Quick HOWTO : Ch04 : Simple Network Troubleshooting

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Contents

Introduction

You will eventually find yourself trying to fix a network related problem which usually appears in one of two forms. The first is slow response times from the remote server, and the second is a complete lack of connectivity. These symptoms can be caused by:

Sources of Network Slowness

  • NIC duplex and speed incompatibilities
  • Network congestion
  • Poor routing
  • Bad cabling
  • Electrical interference
  • An overloaded server at the remote end of the connection
  • Misconfigured DNS (Covered in Chapter 18, "Configuring DNS" and Chapter 19, "Dynamic DNS")

Sources of a Lack of Connectivity

All sources of slowness can become so severe that connectivity is lost. Additional sources of disconnections are:

  • Power failures
  • The remote server or an application on the remote server being shut down.

We discuss how to isolate these problems and more in the following sections.

Doing Basic Cable and Link Tests

Your server won't be able to communicate with any other device on your network unless the NIC's "link" light is on. This indicates that the connection between your server and the switch/router is functioning correctly.

In most cases a lack of link is due to the wrong cable type being used. As described in Chapter 2, "Introduction to Networking", there are two types of Ethernet cables crossover and straight-through. Always make sure you are using the correct type.

Other sources of link failure include:

  • The cables are bad.
  • The switch or router to which the server is connected is powered down.
  • The cables aren't plugged in properly.

If you have an extensive network, investment in a battery-operated cable tester for basic connectivity testing is invaluable. More sophisticated models in the market will be able to tell you the approximate location of a cable break and whether an Ethernet cable is too long to be used.

Testing Your NIC

It is always a good practice in troubleshooting to be versed in monitoring the status of your NIC card from the command line. The following sections introduce a few commands that will be useful.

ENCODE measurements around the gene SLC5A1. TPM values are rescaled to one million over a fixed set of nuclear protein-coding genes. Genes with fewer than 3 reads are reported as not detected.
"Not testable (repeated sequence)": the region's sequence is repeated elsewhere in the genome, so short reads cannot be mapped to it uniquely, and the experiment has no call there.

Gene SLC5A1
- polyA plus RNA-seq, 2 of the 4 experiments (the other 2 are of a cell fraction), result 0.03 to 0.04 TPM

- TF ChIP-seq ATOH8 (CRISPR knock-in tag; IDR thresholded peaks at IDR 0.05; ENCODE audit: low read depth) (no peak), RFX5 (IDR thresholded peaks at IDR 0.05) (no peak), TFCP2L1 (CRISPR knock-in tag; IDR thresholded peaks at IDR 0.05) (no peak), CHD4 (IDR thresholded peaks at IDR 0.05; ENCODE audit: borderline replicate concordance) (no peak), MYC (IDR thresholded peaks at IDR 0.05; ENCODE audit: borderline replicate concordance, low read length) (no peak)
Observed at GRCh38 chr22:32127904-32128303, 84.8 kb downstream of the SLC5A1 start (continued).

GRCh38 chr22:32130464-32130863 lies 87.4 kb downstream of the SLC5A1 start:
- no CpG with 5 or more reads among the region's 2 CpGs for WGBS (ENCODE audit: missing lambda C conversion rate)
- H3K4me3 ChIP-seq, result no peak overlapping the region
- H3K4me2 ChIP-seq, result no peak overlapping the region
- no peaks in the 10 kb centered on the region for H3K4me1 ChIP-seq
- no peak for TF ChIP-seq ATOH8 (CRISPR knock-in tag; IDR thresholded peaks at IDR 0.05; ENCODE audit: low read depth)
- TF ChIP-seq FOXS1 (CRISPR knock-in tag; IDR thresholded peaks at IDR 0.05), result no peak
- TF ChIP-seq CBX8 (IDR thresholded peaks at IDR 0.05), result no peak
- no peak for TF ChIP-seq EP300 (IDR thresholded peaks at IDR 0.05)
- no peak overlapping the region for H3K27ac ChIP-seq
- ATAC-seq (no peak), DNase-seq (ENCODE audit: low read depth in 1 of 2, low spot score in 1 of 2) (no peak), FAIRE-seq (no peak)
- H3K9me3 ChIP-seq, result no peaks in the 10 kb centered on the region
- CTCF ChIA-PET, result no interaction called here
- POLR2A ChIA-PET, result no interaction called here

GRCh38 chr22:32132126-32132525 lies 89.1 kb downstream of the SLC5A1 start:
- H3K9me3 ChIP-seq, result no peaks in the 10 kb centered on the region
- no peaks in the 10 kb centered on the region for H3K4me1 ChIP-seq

Viewing Your Activated Interfaces

The ifconfig command without any arguments gives you all the active interfaces on your system. Interfaces will not appear if they are shut down:

[root@bigboy tmp]# ifconfig

Note: Interfaces will appear if they are activated, but have no link. We'll soon discuss how to determine the link status using commands.

Viewing All Interfaces

The ifconfig -a command provides all the network interfaces, whether they are functional or not. Interfaces that are shut down by the systems administrator or are nonfunctional will not show an IP address line and the word UP will not show in the second line of the output. This can be seen in the next examples:

  • Shut Down Interface
wlan0   Link encap:Ethernet  HWaddr 00:06:25:09:6A:D7
        BROADCAST MULTICAST  MTU:1500  Metric:1
        RX packets:2924 errors:0 dropped:0 overruns:0 frame:0
        TX packets:2287 errors:0 dropped:0 overruns:0 carrier:0
        collisions:0 txqueuelen:100
        RX bytes:180948 (176.7 Kb)  TX bytes:166377 (162.4 Kb)
        Interrupt:10 Memory:c88b5000-c88b6000


  • Active Interface
wlan0    Link encap:Ethernet  HWaddr 00:06:25:09:6A:D7
         inet addr:216.10.119.243  Bcast:216.10.119.255
         UP BROADCAST RUNNING MULTICAST  MTU:1500  Metric:1
         RX packets:2924 errors:0 dropped:0 overruns:0 frame:0
         TX packets:2295 errors:0 dropped:0 overruns:0 carrier:0
         collisions:0 txqueuelen:100
         RX bytes:180948 (176.7 Kb)  TX bytes:166521 (162.6 Kb)
         Interrupt:10 Memory:c88b5000-c88b6000

DHCP Considerations

DHCP clients automatically give their NICs and IP address starting with 169.254.x.x until they can make contact with their DHCP server. When contact is made they reconfigure their IP addresses to the values provided by the DHC server. An interface with a 169.254.x.x address signifies a failure to communicate with the DHCP server. Check your cabling, routing and DHCP server configuration to rectify such a problem.